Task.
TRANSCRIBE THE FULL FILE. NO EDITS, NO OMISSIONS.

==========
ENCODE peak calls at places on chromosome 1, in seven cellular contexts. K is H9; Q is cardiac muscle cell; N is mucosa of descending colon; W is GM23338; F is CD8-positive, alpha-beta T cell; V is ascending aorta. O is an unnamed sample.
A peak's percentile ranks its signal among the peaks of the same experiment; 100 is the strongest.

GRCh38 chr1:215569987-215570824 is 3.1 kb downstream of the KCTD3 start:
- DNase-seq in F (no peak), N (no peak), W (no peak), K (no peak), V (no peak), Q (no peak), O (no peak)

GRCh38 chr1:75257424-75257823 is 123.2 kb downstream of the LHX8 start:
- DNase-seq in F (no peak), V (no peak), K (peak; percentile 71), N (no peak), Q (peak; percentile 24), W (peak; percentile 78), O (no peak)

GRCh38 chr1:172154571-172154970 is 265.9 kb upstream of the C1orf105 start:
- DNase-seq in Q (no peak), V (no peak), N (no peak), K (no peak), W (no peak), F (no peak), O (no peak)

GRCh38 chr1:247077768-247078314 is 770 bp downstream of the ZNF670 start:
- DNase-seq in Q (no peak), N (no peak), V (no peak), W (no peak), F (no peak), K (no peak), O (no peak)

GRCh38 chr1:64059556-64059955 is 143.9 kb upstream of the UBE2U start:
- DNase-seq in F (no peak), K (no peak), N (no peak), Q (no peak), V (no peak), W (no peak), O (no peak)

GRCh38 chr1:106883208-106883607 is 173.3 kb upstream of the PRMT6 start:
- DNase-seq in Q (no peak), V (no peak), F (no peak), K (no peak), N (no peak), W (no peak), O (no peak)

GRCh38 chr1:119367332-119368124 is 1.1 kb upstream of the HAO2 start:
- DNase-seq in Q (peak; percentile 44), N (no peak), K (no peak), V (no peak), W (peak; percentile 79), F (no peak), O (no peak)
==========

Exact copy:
ENCODE peak calls at places on chromosome 1, in seven cellular contexts. K is H9; Q is cardiac muscle cell; N is mucosa of descending colon; W is GM23338; F is CD8-positive, alpha-beta T cell; V is ascending aorta. O is an unnamed sample.
A peak's percentile ranks its signal among the peaks of the same experiment; 100 is the strongest.

GRCh38 chr1:215569987-215570824 is 3.1 kb downstream of the KCTD3 start:
- DNase-seq in F (no peak), N (no peak), W (no peak), K (no peak), V (no peak), Q (no peak), O (no peak)

GRCh38 chr1:75257424-75257823 is 123.2 kb downstream of the LHX8 start:
- DNase-seq in F (no peak), V (no peak), K (peak; percentile 71), N (no peak), Q (peak; percentile 24), W (peak; percentile 78), O (no peak)

GRCh38 chr1:172154571-172154970 is 265.9 kb upstream of the C1orf105 start:
- DNase-seq in Q (no peak), V (no peak), N (no peak), K (no peak), W (no peak), F (no peak), O (no peak)

GRCh38 chr1:247077768-247078314 is 770 bp downstream of the ZNF670 start:
- DNase-seq in Q (no peak), N (no peak), V (no peak), W (no peak), F (no peak), K (no peak), O (no peak)

GRCh38 chr1:64059556-64059955 is 143.9 kb upstream of the UBE2U start:
- DNase-seq in F (no peak), K (no peak), N (no peak), Q (no peak), V (no peak), W (no peak), O (no peak)

GRCh38 chr1:106883208-106883607 is 173.3 kb upstream of the PRMT6 start:
- DNase-seq in Q (no peak), V (no peak), F (no peak), K (no peak), N (no peak), W (no peak), O (no peak)

GRCh38 chr1:119367332-119368124 is 1.1 kb upstream of the HAO2 start:
- DNase-seq in Q (peak; percentile 44), N (no peak), K (no peak), V (no peak), W (peak; percentile 79), F (no peak), O (no peak)